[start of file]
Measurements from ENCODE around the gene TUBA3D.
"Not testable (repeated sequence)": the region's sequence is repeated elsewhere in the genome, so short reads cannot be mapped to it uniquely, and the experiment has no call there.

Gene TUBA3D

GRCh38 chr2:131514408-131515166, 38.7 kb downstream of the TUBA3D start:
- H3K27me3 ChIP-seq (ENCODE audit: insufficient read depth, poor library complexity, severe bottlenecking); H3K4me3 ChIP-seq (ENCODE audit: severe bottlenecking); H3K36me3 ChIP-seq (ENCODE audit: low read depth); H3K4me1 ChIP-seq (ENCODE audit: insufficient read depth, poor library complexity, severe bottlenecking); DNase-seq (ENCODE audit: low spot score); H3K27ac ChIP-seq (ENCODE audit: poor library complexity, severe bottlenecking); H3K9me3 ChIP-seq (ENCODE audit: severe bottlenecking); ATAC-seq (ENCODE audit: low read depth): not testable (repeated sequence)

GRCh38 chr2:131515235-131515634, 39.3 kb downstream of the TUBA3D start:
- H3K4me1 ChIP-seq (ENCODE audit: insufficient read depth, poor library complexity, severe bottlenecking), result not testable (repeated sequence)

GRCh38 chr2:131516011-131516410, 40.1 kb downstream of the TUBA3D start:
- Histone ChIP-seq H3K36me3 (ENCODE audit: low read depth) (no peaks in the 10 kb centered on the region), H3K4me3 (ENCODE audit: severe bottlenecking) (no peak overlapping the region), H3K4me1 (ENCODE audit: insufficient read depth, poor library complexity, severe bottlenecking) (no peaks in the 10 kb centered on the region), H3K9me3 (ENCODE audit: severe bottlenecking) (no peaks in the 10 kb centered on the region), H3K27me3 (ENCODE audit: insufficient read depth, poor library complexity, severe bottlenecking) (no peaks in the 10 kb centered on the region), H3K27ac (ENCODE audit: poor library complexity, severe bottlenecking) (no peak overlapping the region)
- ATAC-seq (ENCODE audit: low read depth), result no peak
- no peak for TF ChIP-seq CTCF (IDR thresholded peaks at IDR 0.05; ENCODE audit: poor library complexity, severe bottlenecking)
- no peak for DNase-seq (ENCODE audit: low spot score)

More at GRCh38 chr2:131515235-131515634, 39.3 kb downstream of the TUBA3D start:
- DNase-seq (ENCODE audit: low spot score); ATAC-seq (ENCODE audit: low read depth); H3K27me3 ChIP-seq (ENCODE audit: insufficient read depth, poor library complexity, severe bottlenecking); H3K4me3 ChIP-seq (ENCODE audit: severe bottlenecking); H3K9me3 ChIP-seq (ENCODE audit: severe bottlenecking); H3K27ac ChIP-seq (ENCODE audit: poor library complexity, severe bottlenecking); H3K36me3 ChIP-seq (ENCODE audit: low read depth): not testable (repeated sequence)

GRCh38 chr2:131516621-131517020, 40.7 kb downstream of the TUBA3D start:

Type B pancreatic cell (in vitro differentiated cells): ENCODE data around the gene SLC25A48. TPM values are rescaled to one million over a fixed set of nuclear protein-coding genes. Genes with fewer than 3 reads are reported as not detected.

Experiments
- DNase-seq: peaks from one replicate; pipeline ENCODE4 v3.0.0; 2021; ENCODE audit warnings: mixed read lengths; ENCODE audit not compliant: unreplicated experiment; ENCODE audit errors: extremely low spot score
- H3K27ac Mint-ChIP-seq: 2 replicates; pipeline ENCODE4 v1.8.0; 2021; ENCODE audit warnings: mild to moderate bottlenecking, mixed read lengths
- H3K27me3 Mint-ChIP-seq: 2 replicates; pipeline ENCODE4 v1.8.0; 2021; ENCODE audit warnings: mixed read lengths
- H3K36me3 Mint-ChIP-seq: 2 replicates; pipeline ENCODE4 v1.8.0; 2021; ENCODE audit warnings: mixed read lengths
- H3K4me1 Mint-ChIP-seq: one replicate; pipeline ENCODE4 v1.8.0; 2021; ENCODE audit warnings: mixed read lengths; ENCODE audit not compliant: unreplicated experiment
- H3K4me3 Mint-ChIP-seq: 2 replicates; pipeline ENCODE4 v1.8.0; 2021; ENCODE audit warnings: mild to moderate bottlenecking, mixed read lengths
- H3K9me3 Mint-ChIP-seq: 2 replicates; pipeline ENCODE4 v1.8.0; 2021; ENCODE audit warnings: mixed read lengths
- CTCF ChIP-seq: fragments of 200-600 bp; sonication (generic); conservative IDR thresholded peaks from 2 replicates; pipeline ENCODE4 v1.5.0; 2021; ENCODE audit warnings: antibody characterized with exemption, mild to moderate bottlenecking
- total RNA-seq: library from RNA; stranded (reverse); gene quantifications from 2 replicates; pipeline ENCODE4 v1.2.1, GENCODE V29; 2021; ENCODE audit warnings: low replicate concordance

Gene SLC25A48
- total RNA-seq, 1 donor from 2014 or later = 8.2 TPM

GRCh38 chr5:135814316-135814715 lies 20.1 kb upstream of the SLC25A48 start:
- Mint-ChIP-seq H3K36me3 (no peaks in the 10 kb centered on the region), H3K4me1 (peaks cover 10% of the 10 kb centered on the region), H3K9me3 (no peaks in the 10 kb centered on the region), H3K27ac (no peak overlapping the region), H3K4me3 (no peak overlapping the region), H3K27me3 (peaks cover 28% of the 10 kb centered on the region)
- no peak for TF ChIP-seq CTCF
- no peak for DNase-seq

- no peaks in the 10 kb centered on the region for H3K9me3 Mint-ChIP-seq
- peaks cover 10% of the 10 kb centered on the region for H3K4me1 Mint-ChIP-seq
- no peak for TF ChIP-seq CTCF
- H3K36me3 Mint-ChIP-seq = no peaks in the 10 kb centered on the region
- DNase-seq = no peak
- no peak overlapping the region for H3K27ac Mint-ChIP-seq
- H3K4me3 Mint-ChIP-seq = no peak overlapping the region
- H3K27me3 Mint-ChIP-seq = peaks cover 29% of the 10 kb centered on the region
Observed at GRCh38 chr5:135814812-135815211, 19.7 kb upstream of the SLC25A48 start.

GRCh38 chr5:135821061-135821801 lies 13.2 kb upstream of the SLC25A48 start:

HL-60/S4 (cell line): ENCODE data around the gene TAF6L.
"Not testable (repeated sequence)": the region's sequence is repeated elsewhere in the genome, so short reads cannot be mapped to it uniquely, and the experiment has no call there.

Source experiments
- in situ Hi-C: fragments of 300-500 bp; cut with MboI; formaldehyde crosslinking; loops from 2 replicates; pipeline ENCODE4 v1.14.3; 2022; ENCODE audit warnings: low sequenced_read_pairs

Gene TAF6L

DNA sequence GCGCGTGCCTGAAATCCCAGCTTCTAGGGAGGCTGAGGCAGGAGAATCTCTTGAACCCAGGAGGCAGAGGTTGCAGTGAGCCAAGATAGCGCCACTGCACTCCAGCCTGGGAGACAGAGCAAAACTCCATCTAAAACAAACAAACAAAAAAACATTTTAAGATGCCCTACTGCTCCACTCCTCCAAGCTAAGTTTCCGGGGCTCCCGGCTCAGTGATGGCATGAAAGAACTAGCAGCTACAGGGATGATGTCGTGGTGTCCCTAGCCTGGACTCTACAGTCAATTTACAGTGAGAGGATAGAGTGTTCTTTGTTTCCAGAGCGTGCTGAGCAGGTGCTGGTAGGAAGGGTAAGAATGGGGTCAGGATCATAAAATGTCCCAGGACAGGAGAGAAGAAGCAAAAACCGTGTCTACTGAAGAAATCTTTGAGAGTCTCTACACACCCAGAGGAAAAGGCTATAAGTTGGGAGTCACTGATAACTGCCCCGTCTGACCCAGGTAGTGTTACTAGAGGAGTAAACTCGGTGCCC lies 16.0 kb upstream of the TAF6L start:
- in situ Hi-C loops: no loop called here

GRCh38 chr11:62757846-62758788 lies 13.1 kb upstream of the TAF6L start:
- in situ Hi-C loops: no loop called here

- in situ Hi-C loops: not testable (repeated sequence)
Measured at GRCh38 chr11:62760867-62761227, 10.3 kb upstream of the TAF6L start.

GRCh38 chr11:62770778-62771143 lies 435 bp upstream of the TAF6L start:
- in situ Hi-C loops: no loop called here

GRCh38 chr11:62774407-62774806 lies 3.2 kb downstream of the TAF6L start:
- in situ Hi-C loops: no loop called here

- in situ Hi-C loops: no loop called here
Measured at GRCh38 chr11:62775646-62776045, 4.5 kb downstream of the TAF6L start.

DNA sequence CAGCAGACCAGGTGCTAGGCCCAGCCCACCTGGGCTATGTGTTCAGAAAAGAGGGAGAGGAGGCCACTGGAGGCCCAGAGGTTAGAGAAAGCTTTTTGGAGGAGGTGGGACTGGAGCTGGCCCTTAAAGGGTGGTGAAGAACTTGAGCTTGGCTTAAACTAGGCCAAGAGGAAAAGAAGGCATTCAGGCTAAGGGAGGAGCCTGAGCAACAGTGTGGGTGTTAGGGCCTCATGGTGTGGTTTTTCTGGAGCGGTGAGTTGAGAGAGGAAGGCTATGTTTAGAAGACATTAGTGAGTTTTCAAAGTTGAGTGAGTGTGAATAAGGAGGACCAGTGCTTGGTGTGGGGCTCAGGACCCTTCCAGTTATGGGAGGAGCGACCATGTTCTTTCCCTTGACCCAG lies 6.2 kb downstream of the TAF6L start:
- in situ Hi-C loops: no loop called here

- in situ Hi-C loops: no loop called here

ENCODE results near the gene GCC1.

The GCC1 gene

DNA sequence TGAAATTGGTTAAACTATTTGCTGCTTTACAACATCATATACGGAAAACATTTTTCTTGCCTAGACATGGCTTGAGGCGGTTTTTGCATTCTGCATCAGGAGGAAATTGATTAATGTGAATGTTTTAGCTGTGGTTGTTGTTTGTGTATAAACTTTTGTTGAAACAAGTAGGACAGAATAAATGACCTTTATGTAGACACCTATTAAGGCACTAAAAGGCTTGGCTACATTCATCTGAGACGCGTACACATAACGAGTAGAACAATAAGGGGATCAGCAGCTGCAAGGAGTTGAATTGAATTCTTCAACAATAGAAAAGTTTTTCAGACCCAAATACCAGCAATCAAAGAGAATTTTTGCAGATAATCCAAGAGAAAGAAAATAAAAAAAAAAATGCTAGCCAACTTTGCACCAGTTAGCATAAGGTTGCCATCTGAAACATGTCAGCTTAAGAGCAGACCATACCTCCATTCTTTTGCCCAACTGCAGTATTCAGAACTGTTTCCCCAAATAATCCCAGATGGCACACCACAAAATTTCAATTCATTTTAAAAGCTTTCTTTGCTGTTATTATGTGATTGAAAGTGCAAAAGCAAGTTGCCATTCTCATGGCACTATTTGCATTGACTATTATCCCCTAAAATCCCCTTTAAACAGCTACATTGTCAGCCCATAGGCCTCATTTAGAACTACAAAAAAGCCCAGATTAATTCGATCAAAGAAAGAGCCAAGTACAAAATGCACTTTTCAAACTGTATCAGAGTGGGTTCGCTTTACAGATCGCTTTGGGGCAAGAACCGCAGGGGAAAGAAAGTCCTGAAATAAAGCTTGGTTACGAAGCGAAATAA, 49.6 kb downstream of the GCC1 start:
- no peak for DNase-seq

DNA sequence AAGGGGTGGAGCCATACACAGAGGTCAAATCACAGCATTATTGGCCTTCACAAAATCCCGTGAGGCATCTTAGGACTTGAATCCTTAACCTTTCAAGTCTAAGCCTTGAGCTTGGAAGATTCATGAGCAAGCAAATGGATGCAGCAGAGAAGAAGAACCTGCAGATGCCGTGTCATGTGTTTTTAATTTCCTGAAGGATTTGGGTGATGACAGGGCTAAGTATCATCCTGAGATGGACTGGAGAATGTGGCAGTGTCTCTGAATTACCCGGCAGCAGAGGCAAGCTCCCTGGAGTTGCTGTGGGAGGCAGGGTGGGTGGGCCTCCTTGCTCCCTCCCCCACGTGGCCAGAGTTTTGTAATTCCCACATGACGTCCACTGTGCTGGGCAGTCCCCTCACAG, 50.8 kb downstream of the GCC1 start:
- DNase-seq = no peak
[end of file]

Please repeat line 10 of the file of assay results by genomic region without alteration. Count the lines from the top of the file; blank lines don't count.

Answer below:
- ATAC-seq (ENCODE audit: low read depth), result no peak